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Botswana is blessed with 26 languages and ethnic communities and RETENG (the Multicultural Coalition for Botswana) (2015) considers this situation as reason to celebrate the country’s rich cultural and language diversity. Isaac Schapera in his seminal study The Ethnic Composition of the Tswana (1952)
indicates that within the Tswana tribal reserves existed other ethnic groups which were either subsumed under the Tswana or were in territories that were otherwise designated Crown Lands, such as the Central Kalahari Game Reserve. Accordingly therefore, the groups with territorial and linguistic recognition were
the Tswana or Setswana-speaking. At independence, the same situation was perpetuated. Education Policy practices also ensured that ethnic languages such as Lozi and Kalanga were abandoned in early education. Other ethnic groups and languages such as Shiyeyi, Subiya, and various Khoisan languages, Afrikaans,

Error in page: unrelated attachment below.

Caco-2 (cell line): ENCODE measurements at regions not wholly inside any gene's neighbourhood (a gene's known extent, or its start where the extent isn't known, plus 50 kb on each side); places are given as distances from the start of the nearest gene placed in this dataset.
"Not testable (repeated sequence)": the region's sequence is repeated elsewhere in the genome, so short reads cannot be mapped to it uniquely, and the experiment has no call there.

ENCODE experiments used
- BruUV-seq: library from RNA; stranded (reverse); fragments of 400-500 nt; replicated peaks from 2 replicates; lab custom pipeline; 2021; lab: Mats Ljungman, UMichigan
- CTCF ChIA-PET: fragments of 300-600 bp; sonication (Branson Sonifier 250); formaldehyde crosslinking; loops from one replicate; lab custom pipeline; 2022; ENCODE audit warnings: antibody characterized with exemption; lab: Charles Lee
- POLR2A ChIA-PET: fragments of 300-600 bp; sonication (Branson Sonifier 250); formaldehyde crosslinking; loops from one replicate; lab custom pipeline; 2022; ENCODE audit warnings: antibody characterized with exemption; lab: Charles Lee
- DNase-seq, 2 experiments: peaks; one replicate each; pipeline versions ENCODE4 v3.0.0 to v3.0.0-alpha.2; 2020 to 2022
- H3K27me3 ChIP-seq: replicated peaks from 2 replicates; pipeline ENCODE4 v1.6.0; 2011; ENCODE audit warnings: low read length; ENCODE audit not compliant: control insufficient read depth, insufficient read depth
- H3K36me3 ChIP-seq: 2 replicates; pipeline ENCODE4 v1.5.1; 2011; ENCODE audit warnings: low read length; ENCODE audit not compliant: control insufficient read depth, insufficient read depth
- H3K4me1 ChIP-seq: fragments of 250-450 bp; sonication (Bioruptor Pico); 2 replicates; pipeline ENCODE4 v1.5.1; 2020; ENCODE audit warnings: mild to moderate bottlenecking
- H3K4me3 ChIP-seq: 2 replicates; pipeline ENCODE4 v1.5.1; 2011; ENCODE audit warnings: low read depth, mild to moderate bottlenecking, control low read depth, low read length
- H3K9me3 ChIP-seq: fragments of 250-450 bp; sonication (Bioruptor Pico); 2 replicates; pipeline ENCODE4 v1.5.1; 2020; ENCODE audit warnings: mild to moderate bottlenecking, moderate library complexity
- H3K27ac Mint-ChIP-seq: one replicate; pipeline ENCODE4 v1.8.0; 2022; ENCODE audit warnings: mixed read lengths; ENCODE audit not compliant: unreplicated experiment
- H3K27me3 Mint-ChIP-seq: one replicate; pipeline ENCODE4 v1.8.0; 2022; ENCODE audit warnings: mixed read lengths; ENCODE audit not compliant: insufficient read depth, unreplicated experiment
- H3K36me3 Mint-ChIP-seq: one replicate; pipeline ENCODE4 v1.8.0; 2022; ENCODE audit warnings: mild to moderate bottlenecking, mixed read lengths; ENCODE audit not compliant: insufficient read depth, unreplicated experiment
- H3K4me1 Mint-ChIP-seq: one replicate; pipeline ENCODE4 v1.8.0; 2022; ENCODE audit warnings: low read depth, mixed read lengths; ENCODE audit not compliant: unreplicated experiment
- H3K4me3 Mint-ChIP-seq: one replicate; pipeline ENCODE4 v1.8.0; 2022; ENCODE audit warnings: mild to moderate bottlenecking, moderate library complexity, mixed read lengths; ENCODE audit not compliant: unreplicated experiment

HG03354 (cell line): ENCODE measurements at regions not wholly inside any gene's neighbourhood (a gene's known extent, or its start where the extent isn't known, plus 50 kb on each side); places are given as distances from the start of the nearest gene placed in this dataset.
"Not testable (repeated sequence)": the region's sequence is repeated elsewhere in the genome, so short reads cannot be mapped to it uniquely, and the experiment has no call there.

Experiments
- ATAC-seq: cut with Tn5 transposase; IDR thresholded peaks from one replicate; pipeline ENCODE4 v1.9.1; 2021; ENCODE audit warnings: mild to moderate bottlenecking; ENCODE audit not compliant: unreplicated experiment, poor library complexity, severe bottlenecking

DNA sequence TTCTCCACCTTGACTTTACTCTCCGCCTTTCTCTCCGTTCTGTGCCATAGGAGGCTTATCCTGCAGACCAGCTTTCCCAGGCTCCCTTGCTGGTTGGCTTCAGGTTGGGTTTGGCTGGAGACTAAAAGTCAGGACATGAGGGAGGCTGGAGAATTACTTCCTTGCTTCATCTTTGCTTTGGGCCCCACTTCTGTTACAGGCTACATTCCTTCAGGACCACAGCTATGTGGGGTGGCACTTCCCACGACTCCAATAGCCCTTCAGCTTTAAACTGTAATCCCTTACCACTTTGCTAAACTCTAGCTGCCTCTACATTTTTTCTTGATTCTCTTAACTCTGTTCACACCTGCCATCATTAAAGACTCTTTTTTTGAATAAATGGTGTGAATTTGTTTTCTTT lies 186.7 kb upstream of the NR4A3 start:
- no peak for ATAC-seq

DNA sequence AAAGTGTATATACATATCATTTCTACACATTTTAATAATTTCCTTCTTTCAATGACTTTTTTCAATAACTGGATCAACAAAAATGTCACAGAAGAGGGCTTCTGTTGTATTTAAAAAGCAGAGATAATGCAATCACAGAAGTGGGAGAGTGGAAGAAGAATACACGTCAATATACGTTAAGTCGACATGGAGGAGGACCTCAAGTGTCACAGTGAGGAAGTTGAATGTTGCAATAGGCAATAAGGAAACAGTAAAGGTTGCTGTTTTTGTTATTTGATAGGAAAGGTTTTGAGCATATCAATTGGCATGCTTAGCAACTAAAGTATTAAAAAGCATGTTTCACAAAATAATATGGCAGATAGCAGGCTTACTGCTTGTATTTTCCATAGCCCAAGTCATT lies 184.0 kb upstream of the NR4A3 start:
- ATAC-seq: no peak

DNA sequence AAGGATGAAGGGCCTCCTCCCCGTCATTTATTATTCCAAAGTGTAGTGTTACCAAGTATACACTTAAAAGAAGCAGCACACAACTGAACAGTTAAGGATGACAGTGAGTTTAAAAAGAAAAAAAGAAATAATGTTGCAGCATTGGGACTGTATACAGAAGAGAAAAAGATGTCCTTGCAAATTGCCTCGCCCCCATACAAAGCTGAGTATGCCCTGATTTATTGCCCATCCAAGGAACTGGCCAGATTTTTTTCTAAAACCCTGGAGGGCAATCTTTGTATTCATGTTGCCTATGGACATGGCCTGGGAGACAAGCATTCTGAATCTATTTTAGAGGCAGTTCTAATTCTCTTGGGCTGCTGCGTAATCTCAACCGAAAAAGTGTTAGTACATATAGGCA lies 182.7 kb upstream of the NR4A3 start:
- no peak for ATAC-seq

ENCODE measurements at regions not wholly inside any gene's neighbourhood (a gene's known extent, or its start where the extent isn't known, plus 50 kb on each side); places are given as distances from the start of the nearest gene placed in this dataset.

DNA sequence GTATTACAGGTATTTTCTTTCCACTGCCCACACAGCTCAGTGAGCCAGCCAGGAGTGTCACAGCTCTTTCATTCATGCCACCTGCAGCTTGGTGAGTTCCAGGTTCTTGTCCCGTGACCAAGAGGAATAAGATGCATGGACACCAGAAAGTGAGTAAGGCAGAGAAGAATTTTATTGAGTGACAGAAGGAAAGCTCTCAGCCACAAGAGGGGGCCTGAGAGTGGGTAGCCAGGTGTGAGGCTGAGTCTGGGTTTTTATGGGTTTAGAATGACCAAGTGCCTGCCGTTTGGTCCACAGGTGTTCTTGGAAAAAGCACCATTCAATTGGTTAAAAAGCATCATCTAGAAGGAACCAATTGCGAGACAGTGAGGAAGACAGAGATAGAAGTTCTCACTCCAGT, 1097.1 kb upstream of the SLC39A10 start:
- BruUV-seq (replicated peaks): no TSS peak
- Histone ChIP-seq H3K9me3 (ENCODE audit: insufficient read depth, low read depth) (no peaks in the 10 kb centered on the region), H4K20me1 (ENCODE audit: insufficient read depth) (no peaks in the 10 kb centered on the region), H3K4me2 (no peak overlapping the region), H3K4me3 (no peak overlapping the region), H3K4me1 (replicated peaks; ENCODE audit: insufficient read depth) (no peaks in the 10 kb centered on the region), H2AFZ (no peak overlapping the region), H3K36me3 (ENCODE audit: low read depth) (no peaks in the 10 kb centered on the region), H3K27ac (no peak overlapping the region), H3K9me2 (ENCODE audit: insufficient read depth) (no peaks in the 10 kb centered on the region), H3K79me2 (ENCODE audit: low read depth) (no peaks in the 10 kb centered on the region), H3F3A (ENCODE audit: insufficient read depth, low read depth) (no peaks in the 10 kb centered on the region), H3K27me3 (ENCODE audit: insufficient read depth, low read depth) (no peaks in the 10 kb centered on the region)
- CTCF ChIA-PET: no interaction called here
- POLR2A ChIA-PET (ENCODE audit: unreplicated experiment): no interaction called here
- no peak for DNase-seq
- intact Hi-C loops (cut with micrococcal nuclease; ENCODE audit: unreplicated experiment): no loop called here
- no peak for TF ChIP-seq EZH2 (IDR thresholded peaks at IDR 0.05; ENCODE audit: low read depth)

Nama, OtjiHerero, ThiMbkukushu, Ndebele, Setswapong and Sebirwa were completely overlooked territorially and linguistically. The objective of this paper is to provide an update on the situation of Botswana ethnic and linguistic communities since Independence in 1966 and discuss their vitality within the current Botswana languages use practices. It will also examine whether, in the 50 years of their absence in offi cial social policy to promote them, they managed to survive. The language situation analysis frameworks expounded
by Batibo (2005 and 2015) will be used to discuss the likely consequences of Botswana language use policy for the posterity of the country’s languages. Only English will be shown to benefi t in this sociolinguistic situation.